Artificial Intelligence, Genomics and Robotics Will Be Among Industries of the Future

Former State Department official Alec Ross thinks the next great economic innovations will come from outside the realm of information and communications technology.

Which industries will come to the fore in the next decade, and beyond, and become hubs of innovation? According to former State Department official Alec Ross, they won’t be the industries that have dominated technology thus far. Instead, artificial intelligence (AI), genomics and robotics will lead the way.

On Tuesday, the Italian Embassy in Washington, D.C., held an event to discuss Ross’ recently published book, The Industries of the Future. He expounded on the book’s themes and highlighted what it will take for individuals, companies and countries to harness the changes that he sees coming to the global economy.

In his book, Ross argues that robotics, cybersecurity, the commercialization of genomics, the evolution of Big Data and the digitization of money and markets will be the most significant during the next decade. The book explores the effects those industries will have on how people work and how the economy will change as a result.

Ross, who served as former Secretary of State Hillary Clinton’s senior adviser for innovation from 2009 to 2013, said new industries will take the place of those that currently rule the economic landscape. “The world’s last trillion-dollar industry was created out of computer code,” he said. “The world’s next trillion-dollar industry will be created from genetic code.”

The Future Is Coming

The last decade has been hugely influenced by information and communications technology (ICT), which has helped transform networks and spurred the development of mobile technologies such as smartphones and networks. Ross said that China “has not innovated much of anything in the digital space” and that the country’s leading ICT companies stole the intellectual property of Western firms in an effort to establish power in China, a market with 1.3 billion people. But Ross is optimistic that China will be able to innovate on its own in the next decade.

The commercialization of genomics is going to be a key new industry, according to Ross. He noted that China-based BGI, formerly the Beijing Genomics Institute, is one of the world’s leading genomics companies and has partnered with U.S. nonprofit Autism Speaks.

AI and robotics will also become much more important factors in the economy in the years to come, Ross said, adding that he considers the leading countries in robotics to be the U.S., Germany, Japan, South Korea and China.

“China is taking a much more progressive, open, honest and ultimately wealth-creating approach to those industries,” he said.

The industrial economy of the last century allowed workers to thrive by letting them do work that was manual and routine, but such workers have increasingly been displaced by cheaper labor. However, the industries of the future will displace more-skilled workers, Ross indicated.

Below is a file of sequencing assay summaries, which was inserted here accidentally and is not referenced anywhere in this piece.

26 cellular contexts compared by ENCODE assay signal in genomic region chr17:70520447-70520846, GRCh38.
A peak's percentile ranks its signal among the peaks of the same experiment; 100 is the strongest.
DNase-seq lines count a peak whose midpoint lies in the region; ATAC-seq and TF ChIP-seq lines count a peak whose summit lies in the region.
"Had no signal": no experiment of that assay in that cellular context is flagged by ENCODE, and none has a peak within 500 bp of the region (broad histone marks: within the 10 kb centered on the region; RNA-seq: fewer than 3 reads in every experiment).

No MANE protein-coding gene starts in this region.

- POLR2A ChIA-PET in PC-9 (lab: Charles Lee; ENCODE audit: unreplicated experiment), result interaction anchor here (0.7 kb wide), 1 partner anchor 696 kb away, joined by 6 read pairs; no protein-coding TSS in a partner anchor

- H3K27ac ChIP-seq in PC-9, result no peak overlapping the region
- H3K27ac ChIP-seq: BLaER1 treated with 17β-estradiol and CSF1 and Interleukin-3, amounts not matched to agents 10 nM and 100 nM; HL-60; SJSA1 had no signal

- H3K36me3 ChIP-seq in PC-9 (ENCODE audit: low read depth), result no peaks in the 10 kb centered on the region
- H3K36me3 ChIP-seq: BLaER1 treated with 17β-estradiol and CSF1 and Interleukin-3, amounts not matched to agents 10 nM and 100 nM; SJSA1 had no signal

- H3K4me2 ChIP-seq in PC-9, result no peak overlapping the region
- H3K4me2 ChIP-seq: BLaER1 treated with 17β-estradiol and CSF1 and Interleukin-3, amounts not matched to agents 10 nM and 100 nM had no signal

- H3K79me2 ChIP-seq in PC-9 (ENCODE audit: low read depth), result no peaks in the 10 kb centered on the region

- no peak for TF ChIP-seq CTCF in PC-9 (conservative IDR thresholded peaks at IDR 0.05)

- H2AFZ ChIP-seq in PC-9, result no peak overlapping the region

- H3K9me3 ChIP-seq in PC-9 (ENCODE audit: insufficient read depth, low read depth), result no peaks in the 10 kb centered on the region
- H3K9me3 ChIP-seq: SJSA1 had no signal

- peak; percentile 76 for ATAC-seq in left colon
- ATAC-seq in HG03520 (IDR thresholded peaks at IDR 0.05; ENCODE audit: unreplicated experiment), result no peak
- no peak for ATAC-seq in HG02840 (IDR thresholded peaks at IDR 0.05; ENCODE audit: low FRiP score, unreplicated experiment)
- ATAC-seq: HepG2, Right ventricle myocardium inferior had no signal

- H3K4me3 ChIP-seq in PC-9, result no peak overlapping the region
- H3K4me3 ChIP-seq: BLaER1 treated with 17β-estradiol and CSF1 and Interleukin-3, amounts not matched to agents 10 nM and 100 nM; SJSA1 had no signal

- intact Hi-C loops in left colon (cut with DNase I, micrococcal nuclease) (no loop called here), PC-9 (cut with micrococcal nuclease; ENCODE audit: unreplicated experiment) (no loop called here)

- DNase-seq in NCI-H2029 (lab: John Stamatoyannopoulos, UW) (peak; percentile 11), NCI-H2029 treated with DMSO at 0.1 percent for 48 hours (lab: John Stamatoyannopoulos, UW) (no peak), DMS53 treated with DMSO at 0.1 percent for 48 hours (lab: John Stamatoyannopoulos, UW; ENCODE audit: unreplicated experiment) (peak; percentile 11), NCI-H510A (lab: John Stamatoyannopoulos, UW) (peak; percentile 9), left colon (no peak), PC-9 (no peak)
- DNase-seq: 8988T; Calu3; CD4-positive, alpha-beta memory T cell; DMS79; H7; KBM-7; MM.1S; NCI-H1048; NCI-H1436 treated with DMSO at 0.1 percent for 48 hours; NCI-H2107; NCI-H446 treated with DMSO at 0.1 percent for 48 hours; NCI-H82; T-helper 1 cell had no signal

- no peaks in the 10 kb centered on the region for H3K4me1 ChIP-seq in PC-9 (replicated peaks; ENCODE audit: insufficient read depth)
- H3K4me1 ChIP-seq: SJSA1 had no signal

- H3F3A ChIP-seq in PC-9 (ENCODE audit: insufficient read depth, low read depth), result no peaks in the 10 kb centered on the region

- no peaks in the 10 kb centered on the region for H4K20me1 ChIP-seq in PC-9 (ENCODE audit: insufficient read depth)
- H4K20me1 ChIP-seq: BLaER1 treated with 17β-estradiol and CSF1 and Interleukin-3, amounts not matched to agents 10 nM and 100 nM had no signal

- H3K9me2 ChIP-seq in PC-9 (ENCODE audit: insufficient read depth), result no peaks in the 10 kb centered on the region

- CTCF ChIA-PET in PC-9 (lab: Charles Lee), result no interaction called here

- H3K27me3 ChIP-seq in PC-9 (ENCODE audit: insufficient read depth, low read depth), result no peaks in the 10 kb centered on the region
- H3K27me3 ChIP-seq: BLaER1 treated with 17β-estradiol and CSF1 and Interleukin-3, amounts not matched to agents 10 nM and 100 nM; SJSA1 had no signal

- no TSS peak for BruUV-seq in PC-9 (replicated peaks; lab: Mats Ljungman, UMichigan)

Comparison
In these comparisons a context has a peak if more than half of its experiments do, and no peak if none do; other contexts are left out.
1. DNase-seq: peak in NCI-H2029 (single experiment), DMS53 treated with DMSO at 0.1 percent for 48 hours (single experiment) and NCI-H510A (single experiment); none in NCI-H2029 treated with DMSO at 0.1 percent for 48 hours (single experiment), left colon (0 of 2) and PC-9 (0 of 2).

He said AI and developments in robotics “will enable work to be done by machines that are not merely manual and routine, but increasingly cognitive and non-routine.”

Ross worries that wage stagnation will continue in the U.S. as the next wave of automation replaces more human workers. He said that “we need to focus on our education system” to ensure that students are learning the skills that are needed in the new economy.

Openness Will Allow New Industries to Thrive

Ross suggested that people now in the midst of their careers must be “lifelong learners” who are constantly acquiring new skills and knowledge in order to thrive in the years to come. In schools, Ross said, the U.S. needs to “reimagine how we do vocational training” and bring science, technology, engineering and math to a wider range of classrooms and communities.

At the country level, Ross said, the key divide of the 21st century will be between open and closed societies, instead of the fights between the political right and left that dominated the 20th century. Ross described an open society as one in which upward economic mobility is available to people throughout the society, not just to elites, and in which the rights of women and ethnic and sexual minorities are fiercely respected.

“The states in society that are most open will become the home to the industries of the future,” he said. The ones “that really comport to the values of this innovator class are where they are going to congregate.”

Particularly for entrepreneurs in their 20s and 30s, Ross said, the next global centers of innovation like Silicon Valley “will largely map to those places that are very open.”

Ross is particularly optimistic about the future economic prospects of Scandinavia and the Baltics; sub-Saharan Africa; and South American countries such as Argentina, Chile and Colombia. Ross also thinks Australia, New Zealand, South Korea and Singapore will thrive, and that, thanks to robotics, Japan will as well. In the U.S., some people will thrive and some won’t, Ross said, adding that U.S. policies need to address how to help the most vulnerable citizens. Ross is not optimistic about Russia, former Soviet republics and the Middle East.

Ross added that he takes a moderate view of the future, seeing it as neither utopian nor dystopian. “I don’t think of ‘disruptive’ as being implicitly pejorative,” he said.

Phil Goldstein
Apr 13 2016

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